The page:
WE live in a modern, progressive country, right? That’s why after 4pm on a Sunday you have no chance of nipping to the supermarket to buy a loaf of bread. God will probably strike me down for this, but our Sunday trading laws are outdated and make no sense.
That’s why I agree with George Osborne’s overhaul of this legislation. For too long now, we have been riven by a peculiarly British mixture of guilt and fear about Sunday trading. It’s as if shopping is still a frivolous activity which should only be barely tolerated on a Sunday.
There is no moral case for this. We are a multi-faith society in which committed Christian church-going has dipped to an all-time low. And, as most of us know, there is nothing very frivolous about shopping on a Sunday. It’s more a case of fit it in when you can, whether it’s for new school shoes or a screwdriver. Have you ever got up early on a Sunday morning with a to-do list as long as your arm only to sit there outside the DIY store, waiting for it to open? I have, far too many times.
However I’m not sure the Chancellor is right with his plan to devolve the decision on how long shops can open on the Sabbath into the hands of local authorities. Knowing their bureaucratic ways, we’re going to end up with a confusing mess, with one town staying open until six and another pushing for an all-nighter.
As Adrian Pepper of the Open Sundays campaign group says, it is now the norm for adults in most families to be in full-time work, so the only time they can shop is at the weekend. Make that part of the weekend. In most towns, it’s not before 10am or after 4pm on a Sunday. “Restricting Sunday opening makes no sense,” Pepper argues.
He’s right. As Morrissey so memorably put it, nothing sums up misery and frustration more than a Northern town on wet Sunday afternoon. Nothing to do, nowhere to go. In Barnsley, it hasn’t changed that much since I was 12. I was bored then. I am bored now. And annoyed, because I have a family to run and things we need. Also, most Sundays we have a hundred and one things to do. It’s 4pm before we know it. No wonder we end up buying online, because the internet never closes.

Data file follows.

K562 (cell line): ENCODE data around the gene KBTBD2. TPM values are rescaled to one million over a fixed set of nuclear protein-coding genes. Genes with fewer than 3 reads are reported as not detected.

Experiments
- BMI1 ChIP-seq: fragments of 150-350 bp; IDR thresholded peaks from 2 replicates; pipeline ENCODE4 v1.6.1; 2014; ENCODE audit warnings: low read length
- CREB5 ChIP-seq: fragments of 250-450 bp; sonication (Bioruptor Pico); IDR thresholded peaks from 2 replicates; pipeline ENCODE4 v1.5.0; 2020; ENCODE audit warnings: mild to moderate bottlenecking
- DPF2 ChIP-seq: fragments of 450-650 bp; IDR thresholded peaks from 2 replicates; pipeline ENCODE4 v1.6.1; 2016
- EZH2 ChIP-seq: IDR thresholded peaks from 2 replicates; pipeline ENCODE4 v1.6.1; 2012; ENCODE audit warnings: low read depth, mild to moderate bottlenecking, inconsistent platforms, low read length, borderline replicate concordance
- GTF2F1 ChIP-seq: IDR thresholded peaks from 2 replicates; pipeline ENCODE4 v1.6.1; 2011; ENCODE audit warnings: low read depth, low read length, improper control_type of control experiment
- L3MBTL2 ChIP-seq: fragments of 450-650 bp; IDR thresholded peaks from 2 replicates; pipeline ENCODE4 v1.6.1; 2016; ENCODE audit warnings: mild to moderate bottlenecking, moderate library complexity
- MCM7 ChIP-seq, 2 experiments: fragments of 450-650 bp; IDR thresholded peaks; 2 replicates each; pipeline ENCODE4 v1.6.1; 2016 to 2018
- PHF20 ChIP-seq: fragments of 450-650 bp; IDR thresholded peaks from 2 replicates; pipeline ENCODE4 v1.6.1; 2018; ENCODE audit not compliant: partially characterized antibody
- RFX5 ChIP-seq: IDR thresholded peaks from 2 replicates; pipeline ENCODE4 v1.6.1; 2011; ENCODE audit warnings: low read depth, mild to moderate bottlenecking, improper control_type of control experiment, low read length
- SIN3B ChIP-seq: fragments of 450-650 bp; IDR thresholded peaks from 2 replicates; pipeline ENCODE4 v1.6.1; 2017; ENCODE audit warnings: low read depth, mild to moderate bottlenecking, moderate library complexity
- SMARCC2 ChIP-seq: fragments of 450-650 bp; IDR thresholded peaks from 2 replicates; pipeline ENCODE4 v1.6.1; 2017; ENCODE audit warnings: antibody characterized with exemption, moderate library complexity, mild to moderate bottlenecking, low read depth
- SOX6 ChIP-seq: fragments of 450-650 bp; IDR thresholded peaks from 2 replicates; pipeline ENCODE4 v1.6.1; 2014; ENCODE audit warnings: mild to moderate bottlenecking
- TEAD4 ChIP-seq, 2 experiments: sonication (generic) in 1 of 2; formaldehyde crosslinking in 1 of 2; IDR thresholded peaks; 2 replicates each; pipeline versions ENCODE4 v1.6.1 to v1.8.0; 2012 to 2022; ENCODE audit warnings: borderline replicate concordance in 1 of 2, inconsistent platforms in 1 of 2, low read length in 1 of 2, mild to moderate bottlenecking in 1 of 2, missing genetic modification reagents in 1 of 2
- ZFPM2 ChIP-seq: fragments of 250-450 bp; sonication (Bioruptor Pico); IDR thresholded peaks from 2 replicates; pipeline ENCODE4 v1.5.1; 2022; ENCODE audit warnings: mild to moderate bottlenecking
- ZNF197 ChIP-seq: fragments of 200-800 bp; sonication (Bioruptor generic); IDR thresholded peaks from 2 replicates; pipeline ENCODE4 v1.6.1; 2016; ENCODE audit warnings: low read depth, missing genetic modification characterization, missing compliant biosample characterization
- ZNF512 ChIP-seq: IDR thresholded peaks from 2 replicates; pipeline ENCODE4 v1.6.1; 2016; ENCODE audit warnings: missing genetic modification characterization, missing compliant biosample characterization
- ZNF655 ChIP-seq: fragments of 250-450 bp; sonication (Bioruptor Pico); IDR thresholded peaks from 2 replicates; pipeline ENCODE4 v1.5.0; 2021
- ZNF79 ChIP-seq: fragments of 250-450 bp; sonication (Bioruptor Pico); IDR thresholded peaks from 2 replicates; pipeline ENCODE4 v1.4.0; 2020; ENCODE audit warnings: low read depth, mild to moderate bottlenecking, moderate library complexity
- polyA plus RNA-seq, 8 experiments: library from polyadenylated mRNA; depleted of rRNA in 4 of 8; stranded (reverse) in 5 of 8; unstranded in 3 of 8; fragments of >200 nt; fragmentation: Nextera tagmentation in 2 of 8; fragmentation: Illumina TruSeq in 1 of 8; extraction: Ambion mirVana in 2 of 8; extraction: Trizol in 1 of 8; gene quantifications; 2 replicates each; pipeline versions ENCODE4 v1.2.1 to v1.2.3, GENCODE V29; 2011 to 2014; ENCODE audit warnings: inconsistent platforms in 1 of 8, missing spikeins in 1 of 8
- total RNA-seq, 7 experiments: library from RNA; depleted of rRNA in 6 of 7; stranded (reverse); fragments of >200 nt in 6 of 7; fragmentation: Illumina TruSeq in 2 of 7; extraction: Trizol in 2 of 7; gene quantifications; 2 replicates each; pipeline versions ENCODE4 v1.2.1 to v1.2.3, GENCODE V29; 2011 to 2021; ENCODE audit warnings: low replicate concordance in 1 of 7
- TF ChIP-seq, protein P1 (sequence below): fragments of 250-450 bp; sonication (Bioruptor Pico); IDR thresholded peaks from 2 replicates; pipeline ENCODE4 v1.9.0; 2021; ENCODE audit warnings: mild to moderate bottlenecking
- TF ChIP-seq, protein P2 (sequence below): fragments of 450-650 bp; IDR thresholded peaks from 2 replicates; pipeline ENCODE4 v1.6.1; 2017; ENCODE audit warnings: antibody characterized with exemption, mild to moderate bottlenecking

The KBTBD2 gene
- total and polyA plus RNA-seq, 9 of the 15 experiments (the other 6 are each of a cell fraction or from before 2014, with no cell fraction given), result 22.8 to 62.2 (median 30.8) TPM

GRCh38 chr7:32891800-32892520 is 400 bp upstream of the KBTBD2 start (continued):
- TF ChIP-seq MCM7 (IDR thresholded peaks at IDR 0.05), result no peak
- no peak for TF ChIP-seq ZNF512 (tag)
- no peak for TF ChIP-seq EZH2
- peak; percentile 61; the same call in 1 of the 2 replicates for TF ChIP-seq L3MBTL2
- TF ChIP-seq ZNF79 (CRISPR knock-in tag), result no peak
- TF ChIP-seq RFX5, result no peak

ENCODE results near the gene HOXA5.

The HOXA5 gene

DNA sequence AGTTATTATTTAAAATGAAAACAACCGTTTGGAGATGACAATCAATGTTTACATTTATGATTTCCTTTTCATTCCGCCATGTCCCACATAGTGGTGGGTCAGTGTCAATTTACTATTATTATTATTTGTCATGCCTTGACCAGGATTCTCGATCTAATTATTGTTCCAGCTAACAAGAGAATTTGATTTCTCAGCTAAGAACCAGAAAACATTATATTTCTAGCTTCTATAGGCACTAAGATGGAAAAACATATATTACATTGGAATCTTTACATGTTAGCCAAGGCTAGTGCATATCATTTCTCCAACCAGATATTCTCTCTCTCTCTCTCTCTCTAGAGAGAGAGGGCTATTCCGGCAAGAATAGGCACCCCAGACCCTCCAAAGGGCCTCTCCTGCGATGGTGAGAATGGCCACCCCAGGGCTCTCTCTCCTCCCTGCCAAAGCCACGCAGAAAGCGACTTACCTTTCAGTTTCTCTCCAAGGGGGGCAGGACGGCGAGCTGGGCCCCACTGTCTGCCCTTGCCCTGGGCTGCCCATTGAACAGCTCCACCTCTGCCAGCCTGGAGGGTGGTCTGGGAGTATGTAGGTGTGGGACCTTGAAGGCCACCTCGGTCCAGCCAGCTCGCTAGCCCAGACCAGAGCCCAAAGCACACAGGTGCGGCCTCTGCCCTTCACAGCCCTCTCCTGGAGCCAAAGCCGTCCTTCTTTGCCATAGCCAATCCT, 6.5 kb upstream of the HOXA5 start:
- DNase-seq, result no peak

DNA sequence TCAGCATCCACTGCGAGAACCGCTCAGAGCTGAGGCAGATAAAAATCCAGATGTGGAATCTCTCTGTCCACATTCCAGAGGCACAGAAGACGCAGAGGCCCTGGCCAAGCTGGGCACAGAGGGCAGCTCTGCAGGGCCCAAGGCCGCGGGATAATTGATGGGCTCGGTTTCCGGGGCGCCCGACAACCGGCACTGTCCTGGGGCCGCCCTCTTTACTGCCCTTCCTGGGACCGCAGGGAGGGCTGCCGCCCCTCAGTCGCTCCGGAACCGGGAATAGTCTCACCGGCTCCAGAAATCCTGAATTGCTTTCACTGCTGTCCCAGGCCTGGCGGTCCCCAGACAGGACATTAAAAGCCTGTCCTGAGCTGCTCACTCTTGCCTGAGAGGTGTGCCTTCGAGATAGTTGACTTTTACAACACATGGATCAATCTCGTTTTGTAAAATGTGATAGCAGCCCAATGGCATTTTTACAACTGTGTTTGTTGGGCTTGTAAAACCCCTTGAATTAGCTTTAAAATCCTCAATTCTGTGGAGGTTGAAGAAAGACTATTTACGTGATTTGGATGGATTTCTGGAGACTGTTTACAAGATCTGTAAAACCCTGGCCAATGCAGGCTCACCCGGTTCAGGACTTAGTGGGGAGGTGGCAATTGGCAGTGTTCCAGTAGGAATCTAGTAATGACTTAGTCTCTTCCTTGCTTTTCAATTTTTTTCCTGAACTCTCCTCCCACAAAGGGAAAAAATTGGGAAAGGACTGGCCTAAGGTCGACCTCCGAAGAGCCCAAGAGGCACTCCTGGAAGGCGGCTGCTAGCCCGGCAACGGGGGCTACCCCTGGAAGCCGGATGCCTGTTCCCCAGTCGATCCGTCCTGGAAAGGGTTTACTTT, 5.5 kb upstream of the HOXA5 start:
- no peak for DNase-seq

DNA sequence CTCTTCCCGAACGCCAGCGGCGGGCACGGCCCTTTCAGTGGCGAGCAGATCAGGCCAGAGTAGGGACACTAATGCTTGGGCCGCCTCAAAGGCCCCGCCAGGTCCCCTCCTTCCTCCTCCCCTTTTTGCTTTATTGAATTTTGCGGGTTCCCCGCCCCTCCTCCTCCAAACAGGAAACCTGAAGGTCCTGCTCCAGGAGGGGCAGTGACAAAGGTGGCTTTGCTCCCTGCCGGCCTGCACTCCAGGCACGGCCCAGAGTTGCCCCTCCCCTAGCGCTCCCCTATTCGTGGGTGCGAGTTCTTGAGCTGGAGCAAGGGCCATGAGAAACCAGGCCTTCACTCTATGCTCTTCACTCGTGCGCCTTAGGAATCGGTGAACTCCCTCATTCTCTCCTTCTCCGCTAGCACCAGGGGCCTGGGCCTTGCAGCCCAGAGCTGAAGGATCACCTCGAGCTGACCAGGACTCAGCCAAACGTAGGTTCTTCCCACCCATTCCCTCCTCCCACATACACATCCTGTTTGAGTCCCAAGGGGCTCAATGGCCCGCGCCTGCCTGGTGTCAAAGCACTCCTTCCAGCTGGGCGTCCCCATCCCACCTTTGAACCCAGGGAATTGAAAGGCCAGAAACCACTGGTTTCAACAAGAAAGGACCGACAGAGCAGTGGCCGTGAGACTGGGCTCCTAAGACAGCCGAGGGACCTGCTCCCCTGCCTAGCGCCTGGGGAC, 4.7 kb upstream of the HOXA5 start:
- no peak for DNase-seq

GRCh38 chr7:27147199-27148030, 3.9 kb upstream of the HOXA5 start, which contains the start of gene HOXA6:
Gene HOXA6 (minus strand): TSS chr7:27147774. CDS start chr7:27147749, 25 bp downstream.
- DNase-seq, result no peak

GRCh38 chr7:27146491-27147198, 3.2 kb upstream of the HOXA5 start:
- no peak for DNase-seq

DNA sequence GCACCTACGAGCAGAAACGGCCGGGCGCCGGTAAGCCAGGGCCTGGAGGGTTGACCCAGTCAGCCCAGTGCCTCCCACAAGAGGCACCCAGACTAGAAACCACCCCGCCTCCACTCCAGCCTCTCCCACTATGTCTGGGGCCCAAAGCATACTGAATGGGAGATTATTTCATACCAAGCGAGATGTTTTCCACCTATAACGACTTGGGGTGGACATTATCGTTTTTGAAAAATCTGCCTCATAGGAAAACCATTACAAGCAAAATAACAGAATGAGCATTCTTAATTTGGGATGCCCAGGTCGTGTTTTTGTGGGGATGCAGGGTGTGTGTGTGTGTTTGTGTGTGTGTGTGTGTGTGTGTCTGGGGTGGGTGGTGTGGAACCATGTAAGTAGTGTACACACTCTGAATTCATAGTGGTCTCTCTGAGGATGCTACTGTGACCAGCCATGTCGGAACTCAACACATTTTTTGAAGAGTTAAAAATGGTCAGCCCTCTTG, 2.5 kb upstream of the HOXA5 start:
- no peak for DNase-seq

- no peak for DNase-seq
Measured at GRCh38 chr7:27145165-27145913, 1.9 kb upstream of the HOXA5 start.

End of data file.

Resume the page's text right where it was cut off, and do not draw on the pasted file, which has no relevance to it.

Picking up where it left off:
Can we call this progress? Can we call this civilisation? Not at half past four on a Sunday afternoon when my son informs me that he’s got baking on a Monday morning and I have to drive three miles to the other side of town to the nearest Tesco Express to track down some random item – such as glace cherries – that he must have for school.
Selfish? Perhaps. However, I want everyone to keep the bigger picture in their heads while we debate the finer points. What – in this day and age – is really that wrong with shops opening for longer on a Sunday? The argument which is always brought forward is that is unfair to shop workers. If not a day of rest, then they deserve a few hours of rest.
However, there are plenty of people at the beck and call of their employers who will be asking why shop-workers should be such a special case. Teachers, for example, who tend to spend most of their Sundays marking books. Cinema staff, carers, call centre staff, those who man our emergency services. The hours before 10am and after 4pm on a Sunday are not sacrosanct to them. And, as the lady in my local Premier convenience store points out, she is made to work until 9pm on a Sunday evening, yet her sister, who works at Asda, is not.
Oh dear. Who would have thought that shopping could be such a minefield? So far, this revolutionary move is not exactly doing Osborne any favours – there are now more pressure groups criticising him than praising his bold stance. The trade body which represents convenience stores says it spells doom for the corner shop. Independent retailers are concerned that they won’t be able to afford to pay their staff to work for longer. And The Keep Sunday Special campaign is furious that Osborne is going back on an apparent promise made only a few months ago to honour the existing laws.
I am old enough to remember all this from 1994, when the Sunday trading regulations were first relaxed. The world hasn’t come to an end since. If we drag our feet on this now though, our high streets and town centres and shopping malls just might.